David
Housewright

 

Crime and the Crime Writer

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When Alvin "Creepy" Karpis and the Barker boys kidnapped brewery heir William Hamm in 1933 in St. Paul, Minnesota (my home town), $25,000 of the $100,000 ransom went to "Big Tom" Brown, the city's chief of police. No one knows how much he took off the top of the $200,000 the Karpis-Barker gang received for snatching banker Edward Bremer a short time later. We do know that Brown was never prosecuted for any of the innumerable crimes he committed during his years in "law enforcement."

Which is precisely why the hard-boiled detective novel was created.

Whenever we run low on heroes in real life, we look for them in fiction and during those violent years between the two world wars, man, were we running low on heroes. This was the era of Al Capone, bathtub gin and the Thompson submachine gun; when police and politicians were as corrupt as the gangsters they protected. Even in squeaky-clean St. Paul - I wrote a book about it called Jelly's Gold, in case you're looking for something to read.

I bring it up because of an older gentleman I recently encountered while doing a presentation at The Historic Inn in Hastings, MN. He was not only a fan of the private eye novel, he was a historian and he believed that detective fiction not only reflects society as it exists when it is written, it actually strives to right its wrongs.

He pointed out, for example, that the twenties and thirties in our country were marked by cynicism, bitterness, disillusionment and anger - lots and lots of anger - as citizens fought to survive the evils of Prohibition and the economic disaster that was the Great Depression. The hard-boiled PI, starting with Carroll John Daly's Terry Mack in Three Gun Terry in 1923 (so named because he carried twin .45s and an over-and-under Derringer in case of emergencies), helped us deal with it.

These were not the calm, calculating sleuths of Sir Arthur Conan Doyle, Wilkie Collins and Philo Vance or the eccentric amateurs of Agatha Christie, Dorothy Sayer and Ellery Queen. No, no, no - these guys were tough, street-smart, wisecracking, gun-toting urban vigilantes who gave readers what they seldom saw in their day-to-day lives - justice - more often than not from the muzzle of a firearm.

Three Gun Terry had a simple philosophy: "I have a regular charge. Fifty dollars a day and five hundred when I deliver the goods; also I am willing to take all sorts of chances, but if I get pinched, it's up to you to hire the best lawyer that money can buy - also, I get thirty dollars a day for every day I spend in jail. And for every man I croak - mind you, I ain't a killler, but sometimes a chap's got to turn a gun - I get two hundred dollars flat. It ain't that I don't count this as part of my services, but there's a certain nervous shock to it - and besides, they're your enemies and should be cheap at that price. Also, your game must be strictly honest - I ain't no crook." Readers loved him and his contemporaries like the Continental-Op (Dashiell Hammett) and the Phantom Crook (Erle Stanley Gardner).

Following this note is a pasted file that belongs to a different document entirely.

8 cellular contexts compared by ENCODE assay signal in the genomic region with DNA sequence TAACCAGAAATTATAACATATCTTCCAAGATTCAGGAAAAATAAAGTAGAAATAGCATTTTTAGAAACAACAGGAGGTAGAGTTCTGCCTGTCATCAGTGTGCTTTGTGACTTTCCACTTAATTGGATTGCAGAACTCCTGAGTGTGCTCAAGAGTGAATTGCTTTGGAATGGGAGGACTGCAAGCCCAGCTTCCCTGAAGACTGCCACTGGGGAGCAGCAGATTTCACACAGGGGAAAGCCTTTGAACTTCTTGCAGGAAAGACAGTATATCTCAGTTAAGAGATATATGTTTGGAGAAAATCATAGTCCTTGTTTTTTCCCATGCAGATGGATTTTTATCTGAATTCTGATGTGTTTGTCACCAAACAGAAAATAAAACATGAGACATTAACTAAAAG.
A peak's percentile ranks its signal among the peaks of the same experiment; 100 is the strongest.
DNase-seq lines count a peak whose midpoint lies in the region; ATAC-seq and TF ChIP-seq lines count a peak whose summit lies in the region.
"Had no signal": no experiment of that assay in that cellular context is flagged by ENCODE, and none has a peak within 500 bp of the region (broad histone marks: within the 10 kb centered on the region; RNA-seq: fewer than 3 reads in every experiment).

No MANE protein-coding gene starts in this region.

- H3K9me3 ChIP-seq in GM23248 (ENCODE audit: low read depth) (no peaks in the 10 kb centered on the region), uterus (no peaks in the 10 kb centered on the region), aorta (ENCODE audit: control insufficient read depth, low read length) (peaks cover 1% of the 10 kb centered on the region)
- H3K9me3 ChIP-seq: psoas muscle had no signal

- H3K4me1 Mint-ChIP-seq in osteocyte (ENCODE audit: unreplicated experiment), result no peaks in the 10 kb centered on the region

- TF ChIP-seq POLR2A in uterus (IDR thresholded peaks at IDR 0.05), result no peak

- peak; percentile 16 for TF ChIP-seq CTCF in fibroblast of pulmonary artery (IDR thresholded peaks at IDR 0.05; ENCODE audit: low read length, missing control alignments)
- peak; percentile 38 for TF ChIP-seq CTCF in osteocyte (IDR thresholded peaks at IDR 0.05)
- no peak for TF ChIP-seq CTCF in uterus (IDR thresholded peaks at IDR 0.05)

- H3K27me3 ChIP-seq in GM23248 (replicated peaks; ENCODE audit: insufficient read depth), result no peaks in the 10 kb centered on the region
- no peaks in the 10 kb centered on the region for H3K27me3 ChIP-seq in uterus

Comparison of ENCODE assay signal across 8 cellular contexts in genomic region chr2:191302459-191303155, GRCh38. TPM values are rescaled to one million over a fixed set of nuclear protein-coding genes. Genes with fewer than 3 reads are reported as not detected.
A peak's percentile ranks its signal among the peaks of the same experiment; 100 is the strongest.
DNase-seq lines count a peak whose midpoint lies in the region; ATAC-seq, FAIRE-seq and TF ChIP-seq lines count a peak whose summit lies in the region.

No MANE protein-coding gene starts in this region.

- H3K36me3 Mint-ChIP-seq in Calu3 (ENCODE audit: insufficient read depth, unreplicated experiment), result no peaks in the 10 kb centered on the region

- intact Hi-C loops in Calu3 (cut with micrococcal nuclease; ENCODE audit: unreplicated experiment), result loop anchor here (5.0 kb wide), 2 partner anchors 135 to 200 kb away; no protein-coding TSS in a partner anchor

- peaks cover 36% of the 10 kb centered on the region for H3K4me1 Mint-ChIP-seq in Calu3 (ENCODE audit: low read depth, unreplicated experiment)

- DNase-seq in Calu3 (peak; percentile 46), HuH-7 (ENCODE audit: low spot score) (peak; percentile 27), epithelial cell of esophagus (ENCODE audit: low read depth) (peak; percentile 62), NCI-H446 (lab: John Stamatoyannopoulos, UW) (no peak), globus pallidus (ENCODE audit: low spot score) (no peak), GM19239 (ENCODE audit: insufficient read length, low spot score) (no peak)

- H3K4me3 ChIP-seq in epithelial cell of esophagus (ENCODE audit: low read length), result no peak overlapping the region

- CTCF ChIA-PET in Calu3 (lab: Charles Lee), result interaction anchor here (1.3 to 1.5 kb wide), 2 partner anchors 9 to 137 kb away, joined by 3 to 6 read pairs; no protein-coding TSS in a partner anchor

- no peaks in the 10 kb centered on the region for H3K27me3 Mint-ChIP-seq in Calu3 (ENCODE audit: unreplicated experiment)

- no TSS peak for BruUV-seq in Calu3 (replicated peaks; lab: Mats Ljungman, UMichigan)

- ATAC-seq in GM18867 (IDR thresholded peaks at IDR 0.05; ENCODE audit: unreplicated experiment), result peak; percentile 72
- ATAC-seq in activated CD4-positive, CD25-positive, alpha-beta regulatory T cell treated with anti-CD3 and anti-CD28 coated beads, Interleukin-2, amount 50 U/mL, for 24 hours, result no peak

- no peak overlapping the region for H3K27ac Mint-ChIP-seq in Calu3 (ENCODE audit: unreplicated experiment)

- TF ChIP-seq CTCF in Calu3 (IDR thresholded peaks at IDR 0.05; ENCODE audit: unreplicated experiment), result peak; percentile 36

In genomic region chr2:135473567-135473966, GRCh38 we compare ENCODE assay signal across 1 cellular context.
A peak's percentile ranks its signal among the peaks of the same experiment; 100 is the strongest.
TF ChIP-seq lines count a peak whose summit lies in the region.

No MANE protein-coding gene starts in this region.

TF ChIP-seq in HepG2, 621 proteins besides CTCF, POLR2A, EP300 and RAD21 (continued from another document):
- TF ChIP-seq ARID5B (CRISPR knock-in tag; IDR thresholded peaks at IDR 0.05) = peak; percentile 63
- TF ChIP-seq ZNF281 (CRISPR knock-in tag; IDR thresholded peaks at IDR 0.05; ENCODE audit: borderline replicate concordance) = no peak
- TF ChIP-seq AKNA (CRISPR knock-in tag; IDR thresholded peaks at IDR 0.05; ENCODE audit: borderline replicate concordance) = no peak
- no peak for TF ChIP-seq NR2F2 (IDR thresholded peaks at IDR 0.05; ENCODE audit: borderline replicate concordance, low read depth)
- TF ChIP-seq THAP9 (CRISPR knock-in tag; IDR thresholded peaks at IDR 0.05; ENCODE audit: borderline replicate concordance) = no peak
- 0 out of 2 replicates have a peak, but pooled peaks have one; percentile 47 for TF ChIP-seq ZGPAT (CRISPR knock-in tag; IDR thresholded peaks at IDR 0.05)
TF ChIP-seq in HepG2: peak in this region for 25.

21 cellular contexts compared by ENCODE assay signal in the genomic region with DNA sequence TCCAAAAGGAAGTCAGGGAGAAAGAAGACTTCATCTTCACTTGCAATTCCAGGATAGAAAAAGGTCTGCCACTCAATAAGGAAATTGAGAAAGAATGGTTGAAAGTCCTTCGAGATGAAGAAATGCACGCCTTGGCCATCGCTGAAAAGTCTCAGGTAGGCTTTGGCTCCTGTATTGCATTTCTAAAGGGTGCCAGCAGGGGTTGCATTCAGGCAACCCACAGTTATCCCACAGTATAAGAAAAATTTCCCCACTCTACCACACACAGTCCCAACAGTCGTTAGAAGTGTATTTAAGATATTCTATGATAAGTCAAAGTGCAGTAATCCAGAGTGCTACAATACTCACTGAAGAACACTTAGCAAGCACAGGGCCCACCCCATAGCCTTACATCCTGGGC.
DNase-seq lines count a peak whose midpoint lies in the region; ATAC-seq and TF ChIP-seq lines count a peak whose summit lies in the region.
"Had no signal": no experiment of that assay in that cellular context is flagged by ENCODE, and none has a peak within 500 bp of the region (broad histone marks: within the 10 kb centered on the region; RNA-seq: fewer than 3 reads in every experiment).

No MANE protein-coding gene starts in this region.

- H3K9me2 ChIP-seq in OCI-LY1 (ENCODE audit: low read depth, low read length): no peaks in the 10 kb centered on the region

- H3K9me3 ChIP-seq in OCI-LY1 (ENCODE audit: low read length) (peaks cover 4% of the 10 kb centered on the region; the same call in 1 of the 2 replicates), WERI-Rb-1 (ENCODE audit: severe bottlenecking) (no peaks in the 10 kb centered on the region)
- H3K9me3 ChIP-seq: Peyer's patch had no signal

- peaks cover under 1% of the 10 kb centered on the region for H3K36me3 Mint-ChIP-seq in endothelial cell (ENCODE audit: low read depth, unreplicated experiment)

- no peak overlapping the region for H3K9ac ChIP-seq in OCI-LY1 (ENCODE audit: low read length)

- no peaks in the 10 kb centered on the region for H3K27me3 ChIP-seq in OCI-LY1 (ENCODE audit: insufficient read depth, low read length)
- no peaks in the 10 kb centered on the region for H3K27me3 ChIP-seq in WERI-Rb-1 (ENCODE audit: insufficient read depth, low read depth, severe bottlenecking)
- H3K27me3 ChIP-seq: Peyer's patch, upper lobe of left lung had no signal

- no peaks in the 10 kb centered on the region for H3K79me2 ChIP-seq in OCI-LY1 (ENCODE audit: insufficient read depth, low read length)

The hard-boiled boys also gave readers something else that was sorely lacking in those days - as well as these - personal honor. Daly's Race Williams "never bumped off a guy who didn't need it;" Hammett's Sam Spade claimed that a detective had to "do something" when his partner was murdered; Raymond Chandler's Philip Marlowe was downright chivalrous.

Meanwhile, across the pond, writers of detective fiction were giving their readers what they longed for - the comfort of a class system that was smashed all to hell in the trenches of France. The majority of the characters that appeared in their novels were upper class - there was no Depression in these books - and they took place where the riff-raff of humanity was unlikely to intrude. The most telling example might be Christie's seminal Murder on the Orient Express.

Who were the "heroes?" A Russian princess, an East-European count and countess, an English colonel and valet, a Swedish missionary, a German maid, an English governess, an Italian car salesman, and a Belgian detective. Who was the bad guy? An American. I don't think that was an accident.

Christie and the other "golden age" detective writers were all resurrecting the simpler, more gentile; more comfortable days before World War I; before America came into its own. Because that's what their readers wanted.

(If you examine the evolution of the mystery novel more closely, you'll notice that the police procedural didn't begin to flourish until readers began to trust their institutions after WWII and the spy novel didn't break out until the Cold War, when readers needed a new kind of hero to protect their interests.)

The point is that I whole-heartily agree with my gentleman fan. We're not only writing detective fiction that entertains, that examines with the issues of the days, that sometimes even contains recipes, we're reflecting the world in which we live as well as the demands of our readers.

We're writing history.


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